You know, I've really been enjoying Superman for the last year or so - I must admit I was slow to notice that Geoff Johns was doing some neato things and really didn't start reading the Supes until the Legion and Bizarro arcs of Action had hammered the point home. One of my favourite things about the stories that have been happening since then is the fact that I have been regularly saying  "Augh, what? No, that's a terrible idea!" when I find out the next plot twist and then I read the comic and it's great. I'm really hoping that things keep on in this mould regardless of eventual creative team.

World of New Krypton seems to be delivering. Enlarging the inhabitants of Kandor? Having them make an artificial planet on the other side of the sun? Having them all be assholes? These are terrible ideas that I love. Seriously, this is great. This vision of Krypton is entertainingly alien and flawed without being the dour, frilly Byrne version, which never quite struck a chord with me. Plus, Zod.

Plus, Thought Beasts.

Thought Beasts! 

Green Lantern No. 39

Speaking of terrible ideas that make for great comics... Seriously, if someone had told me about this whole multi-Corps thing two or three years ago, well, I might have gotten excited, but I'm hardly typical. Green Lantern and Green Lantern Corps have been consistently great for quite some time now, though, and the process of meeting the various Corps has been a big part of that. Jerkass Sinestro Corps? Villainously fun! Crazy, blood-spewing Red Lanterns? Gross and fun! Blue Lanterns, one of whom is basically an elephant? Also fun!

The Orange Lanterns, my friennds, do not disappoint. I will be looking forward to the next installment of this little saga eagerly.


Secret Six No. 8

It's date night for the Secret Six!

I enjoy this comic so much that it's going to get cancelled soon, I just know it. I'm sorry everyone. I'm sorry Gail Simone - you did such a good job writing such immoral, homicidal characters and making me care for them that my curse is sure to kick in any month now.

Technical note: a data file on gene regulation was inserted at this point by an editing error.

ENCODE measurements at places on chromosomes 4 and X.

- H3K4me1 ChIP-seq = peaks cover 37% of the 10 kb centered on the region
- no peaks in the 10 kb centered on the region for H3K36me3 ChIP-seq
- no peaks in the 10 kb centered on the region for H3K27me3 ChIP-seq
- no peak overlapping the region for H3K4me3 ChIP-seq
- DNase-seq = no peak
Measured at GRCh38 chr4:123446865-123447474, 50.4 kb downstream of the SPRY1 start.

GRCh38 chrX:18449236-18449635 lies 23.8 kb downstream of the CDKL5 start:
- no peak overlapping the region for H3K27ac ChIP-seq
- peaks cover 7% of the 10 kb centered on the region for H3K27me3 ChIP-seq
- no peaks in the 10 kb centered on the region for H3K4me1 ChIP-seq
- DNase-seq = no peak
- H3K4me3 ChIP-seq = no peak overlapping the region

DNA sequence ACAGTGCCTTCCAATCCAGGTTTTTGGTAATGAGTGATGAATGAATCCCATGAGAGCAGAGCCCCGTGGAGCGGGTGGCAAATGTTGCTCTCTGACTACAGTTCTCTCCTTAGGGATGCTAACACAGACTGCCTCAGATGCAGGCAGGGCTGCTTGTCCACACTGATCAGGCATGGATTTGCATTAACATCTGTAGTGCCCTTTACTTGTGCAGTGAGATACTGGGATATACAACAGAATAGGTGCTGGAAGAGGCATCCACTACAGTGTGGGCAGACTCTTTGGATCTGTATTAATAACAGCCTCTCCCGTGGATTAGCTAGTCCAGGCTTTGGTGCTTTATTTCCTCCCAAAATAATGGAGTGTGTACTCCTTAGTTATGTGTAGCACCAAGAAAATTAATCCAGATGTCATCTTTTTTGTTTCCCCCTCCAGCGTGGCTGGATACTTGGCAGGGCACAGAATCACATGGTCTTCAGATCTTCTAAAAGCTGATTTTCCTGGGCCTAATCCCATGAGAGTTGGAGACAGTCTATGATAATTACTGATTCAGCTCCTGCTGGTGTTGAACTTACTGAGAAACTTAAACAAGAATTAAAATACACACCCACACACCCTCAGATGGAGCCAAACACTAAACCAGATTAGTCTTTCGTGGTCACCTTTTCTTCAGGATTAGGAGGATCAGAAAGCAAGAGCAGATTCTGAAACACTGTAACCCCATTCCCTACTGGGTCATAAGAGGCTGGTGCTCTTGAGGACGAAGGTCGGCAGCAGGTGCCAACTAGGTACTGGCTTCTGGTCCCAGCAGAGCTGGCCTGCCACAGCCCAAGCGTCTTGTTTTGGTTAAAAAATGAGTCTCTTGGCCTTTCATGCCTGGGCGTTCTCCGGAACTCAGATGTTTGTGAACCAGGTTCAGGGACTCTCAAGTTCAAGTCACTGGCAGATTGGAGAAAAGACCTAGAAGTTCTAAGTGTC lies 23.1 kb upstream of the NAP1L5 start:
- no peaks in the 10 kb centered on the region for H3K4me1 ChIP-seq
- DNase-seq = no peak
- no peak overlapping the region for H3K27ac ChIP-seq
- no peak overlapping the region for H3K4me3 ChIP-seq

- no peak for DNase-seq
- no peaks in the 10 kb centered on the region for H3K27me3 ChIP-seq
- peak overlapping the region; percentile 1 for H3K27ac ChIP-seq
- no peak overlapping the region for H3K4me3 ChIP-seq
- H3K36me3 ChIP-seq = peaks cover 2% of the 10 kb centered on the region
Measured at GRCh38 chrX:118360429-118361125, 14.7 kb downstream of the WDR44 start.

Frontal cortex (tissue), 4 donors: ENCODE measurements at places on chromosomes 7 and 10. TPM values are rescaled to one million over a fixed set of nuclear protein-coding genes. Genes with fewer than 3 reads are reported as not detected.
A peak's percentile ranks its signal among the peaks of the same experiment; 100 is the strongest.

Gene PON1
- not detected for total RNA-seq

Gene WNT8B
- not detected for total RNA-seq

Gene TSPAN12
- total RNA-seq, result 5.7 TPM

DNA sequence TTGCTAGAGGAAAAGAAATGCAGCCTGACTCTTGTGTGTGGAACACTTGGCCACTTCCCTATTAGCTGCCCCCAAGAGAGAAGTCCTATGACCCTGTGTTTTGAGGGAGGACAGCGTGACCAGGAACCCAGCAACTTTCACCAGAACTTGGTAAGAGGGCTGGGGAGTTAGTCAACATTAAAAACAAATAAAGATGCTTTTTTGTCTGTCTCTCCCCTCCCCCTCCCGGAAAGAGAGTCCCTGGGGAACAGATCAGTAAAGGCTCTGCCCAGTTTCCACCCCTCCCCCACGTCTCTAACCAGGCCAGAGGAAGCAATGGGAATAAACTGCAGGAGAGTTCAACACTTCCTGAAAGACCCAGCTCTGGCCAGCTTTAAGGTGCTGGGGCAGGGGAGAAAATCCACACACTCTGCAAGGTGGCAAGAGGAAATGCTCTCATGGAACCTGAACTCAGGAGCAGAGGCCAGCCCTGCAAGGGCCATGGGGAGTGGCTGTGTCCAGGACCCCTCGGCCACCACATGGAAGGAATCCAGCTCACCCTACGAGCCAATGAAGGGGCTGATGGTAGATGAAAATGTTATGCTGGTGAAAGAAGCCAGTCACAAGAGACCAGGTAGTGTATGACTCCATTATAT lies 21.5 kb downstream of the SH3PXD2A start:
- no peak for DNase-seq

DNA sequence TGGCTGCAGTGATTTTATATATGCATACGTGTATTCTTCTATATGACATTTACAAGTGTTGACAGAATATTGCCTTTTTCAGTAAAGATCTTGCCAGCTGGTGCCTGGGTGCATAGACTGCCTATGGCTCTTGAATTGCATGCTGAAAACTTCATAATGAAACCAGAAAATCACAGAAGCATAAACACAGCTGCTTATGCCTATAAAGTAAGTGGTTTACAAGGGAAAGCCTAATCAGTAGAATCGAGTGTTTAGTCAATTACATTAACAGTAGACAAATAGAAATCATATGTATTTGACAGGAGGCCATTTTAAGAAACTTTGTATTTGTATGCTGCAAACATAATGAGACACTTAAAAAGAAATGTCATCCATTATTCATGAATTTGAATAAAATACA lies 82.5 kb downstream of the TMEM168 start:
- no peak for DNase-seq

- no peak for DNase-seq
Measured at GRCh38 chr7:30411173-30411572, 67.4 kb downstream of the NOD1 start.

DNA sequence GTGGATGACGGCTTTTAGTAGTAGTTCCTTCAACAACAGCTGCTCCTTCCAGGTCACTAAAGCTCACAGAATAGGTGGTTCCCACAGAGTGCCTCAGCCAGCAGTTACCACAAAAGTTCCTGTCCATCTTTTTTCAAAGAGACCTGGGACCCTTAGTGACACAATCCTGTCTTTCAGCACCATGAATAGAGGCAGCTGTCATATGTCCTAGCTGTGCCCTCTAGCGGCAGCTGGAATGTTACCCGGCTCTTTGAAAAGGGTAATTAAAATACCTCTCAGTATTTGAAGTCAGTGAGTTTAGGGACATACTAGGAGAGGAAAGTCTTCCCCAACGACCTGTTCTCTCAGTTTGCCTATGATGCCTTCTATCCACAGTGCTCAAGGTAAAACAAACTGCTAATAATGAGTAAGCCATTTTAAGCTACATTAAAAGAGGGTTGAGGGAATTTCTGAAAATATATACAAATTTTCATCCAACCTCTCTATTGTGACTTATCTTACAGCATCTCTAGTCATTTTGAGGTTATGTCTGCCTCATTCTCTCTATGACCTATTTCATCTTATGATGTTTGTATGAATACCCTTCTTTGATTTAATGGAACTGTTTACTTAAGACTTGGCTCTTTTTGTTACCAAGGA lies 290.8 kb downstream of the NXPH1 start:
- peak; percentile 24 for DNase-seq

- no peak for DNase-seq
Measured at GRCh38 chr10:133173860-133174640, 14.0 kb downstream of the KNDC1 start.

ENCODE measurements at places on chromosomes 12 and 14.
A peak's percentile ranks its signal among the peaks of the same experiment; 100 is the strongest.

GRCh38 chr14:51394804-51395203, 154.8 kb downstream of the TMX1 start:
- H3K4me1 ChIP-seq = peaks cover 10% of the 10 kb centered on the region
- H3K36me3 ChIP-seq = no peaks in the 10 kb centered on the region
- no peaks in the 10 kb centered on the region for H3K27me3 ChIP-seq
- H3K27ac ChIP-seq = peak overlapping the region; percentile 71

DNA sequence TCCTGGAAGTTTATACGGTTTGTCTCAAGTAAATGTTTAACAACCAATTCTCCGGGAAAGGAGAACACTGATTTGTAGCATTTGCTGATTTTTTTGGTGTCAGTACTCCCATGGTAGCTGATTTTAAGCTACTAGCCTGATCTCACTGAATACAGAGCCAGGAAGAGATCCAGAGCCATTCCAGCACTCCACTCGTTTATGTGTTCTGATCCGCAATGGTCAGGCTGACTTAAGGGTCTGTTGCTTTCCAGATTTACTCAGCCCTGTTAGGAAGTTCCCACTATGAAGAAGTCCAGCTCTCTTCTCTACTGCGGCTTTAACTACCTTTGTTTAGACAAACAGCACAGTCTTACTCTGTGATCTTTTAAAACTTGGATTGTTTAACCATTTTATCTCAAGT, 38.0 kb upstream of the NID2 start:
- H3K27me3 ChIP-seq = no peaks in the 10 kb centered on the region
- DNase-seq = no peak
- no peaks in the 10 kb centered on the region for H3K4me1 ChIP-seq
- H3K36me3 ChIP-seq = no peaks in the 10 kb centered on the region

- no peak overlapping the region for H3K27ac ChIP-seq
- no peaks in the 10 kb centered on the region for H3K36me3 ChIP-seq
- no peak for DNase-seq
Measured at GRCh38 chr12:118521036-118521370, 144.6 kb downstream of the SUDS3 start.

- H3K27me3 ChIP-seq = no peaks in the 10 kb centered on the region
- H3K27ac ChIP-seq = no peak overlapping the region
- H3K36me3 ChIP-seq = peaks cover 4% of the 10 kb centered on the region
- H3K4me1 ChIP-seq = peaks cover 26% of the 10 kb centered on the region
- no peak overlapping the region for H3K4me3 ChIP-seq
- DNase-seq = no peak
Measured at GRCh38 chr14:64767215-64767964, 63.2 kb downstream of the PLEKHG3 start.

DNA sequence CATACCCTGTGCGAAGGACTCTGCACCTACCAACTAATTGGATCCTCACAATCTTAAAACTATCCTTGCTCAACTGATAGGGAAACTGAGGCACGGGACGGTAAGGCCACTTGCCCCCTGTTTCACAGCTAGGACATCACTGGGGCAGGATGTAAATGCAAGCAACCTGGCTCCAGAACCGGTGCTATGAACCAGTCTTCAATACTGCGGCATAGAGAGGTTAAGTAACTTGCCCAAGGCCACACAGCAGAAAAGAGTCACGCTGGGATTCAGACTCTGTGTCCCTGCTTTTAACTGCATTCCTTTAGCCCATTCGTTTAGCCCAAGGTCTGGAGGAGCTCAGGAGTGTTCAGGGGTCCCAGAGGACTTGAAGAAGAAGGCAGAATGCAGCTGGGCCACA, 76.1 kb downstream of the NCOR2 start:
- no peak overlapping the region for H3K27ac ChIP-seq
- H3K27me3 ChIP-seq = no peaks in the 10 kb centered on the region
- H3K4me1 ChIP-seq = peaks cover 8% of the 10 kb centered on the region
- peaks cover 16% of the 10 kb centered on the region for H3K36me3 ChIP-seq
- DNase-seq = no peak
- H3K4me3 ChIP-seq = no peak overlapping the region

I can't think of much to say that isn't spoiler-ific, so I'll just point out that everyone is extra-delightful in this issue.



B.P.R.D.: The Black Goddess No. 4

Hmm. If you were a follower of Paul and John Review you might have caught on to the fact that I am a big fan of the Hellboy comics and all of their various spinoffs and so forth. It's true, all true. I love horror comics and mysteries and mythology and people punching things that maybe they shouldn't and monsters and good writing and weird characters. To various degrees, these comics deliver on all of those. I am highly, highly in favour of Guy Davis as an artist on B.P.R.D. - his style is so far removed from Mignola's that there is no question of him being a style-copier and so his art can be apreciated on its own merits. His art is great! Also, Dave Stewart is a fantastic colourist.

Okay, so now that that's out of the way I promise not to do it every time I buy a Mike Mignola comic. Maybe I'll weigh in at the start of every mini-series, I don't know.

As for The Black Goddess, it's been highly satisfying so far. Last issue was the one that really made me sit up and go "Hot damn!" but this one - as per the cover, left - has lotsa dragons and frogs and little tidbits of information about the evolving story. That's one of my very favourite things about these series, by the way, the fact that they are a part of a very long story in which things have the potential to and frequently do change radically in the course of an issue or two. I can't deny I love the types of comics that have essentially maintained a status quo for sixty years, barring the odd Bat-Hound or two, but the act of reading a proper, evolving story fills me with delight. 

Okay, that's it! Oh, I also bought Booster Gold No 19 this week but couldn't think of much to say, other than that it was a decent read but that the events of the issue could have been handled in about two pages, except maybe what Rip was doing. It felt like trade paperback padding.

So long, folks.